In the United States, less than one in five adults with type 2 diabetes meet goals for reducing the risk of heart disease. Fortunately, the available therapies can help when combined with new approaches that address the social determinants of health and other barriers to care, according to a new scientific statement from the American Heart Association released today in the journal. flagship of the Association. Circulation. A scientific statement is an expert analysis of current research and may inform future clinical practice guidelines.
This new scientific statement is an urgent call to action to follow the latest evidence-based approaches and develop new best practices to advance type 2 diabetes treatment and care and reduce the risk of CVD. Far too few people – less than 20% of people with type 2 diabetes – successfully manage their risk for heart disease, and far too many struggle to quit smoking and lose weight, two key cardiovascular risk factors. Healthcare professionals, the healthcare industry and broader community organizations all have an important role to play in supporting people with type 2 diabetes. ”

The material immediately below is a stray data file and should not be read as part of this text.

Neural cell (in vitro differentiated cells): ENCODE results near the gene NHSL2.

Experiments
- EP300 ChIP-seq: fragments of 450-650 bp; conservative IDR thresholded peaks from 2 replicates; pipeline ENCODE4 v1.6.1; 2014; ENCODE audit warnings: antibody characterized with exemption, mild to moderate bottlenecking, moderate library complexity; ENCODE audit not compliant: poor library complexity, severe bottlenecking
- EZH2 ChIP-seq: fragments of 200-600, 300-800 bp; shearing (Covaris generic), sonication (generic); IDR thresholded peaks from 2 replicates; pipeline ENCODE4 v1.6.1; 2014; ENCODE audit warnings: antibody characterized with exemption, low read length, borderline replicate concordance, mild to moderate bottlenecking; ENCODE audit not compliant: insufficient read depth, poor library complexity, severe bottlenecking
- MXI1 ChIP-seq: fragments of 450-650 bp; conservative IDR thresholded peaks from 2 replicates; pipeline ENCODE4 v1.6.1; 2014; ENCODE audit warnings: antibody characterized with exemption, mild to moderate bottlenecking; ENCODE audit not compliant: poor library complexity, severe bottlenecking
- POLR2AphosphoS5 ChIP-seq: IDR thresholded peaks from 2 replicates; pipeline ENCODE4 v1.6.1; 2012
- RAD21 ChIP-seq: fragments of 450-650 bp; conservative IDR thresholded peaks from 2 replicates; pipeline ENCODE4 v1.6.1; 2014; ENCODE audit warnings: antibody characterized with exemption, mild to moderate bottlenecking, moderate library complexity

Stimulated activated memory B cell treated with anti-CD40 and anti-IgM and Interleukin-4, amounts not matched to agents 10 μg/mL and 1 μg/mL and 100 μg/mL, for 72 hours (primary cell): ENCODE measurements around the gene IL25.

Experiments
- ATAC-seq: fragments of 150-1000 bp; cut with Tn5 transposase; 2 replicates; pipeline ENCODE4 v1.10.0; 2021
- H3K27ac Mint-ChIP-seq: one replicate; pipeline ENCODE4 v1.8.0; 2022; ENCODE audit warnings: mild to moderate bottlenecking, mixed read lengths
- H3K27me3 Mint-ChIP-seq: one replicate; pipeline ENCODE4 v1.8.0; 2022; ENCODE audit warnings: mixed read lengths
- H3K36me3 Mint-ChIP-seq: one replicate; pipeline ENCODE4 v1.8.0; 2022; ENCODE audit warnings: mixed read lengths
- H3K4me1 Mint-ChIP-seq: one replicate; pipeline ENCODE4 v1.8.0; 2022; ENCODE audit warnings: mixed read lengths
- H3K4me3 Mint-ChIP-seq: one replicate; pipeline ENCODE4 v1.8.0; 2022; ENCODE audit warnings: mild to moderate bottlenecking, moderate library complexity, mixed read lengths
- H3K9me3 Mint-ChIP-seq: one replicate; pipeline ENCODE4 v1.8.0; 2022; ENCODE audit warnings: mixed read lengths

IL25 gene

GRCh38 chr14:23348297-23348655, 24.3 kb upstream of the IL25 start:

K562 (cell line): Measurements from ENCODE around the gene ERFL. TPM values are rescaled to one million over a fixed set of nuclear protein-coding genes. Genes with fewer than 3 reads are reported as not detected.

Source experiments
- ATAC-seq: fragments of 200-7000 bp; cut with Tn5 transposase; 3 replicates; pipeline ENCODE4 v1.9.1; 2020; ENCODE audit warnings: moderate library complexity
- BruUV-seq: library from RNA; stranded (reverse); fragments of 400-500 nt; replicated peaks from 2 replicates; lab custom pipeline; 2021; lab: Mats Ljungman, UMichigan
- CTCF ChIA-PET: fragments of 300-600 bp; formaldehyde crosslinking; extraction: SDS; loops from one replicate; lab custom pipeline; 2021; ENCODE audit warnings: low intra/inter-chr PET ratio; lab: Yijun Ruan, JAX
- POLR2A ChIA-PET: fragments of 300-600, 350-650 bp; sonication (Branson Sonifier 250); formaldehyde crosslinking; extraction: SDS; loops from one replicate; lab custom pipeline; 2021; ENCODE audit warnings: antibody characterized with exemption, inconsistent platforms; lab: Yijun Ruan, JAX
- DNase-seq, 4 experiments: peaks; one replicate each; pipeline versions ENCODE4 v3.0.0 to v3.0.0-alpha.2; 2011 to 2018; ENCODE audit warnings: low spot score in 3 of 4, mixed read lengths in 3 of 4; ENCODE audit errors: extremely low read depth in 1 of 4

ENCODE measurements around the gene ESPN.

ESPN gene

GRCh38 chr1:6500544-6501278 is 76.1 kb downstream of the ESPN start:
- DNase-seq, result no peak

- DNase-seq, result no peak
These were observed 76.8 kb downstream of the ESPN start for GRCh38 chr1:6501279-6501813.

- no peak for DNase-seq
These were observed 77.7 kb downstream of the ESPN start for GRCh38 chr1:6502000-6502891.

Joshua J. Joseph, MD, MPH, FAHA, Chairman of the Statement Writing Group and Assistant Professor of Medicine, Division of Endocrinology, Diabetes, and Metabolism, The Ohio State University College of Medicine in Columbus, Ohio
Type 2 diabetes is the most common form of diabetes, affecting more than 34 million people in the United States, representing nearly 11% of the American population, according to the Centers for Disease Control’s 2020 National Diabetes Statistics Report and Prevention in the United States, and cardiovascular disease (CVD) is the leading cause of death and disability in people with type 2 diabetes (T2DM). Type 2 diabetes occurs when the body is unable to use the insulin it produces effectively or when the pancreas loses its ability to produce insulin. People with T2DM often have other risk factors for cardiovascular disease, including being overweight or obese, high blood pressure, or high cholesterol. Adults with T2DM are twice as likely to die of cardiovascular disease -; including heart attacks, strokes and heart failure -; compared to adults who do not have T2DM.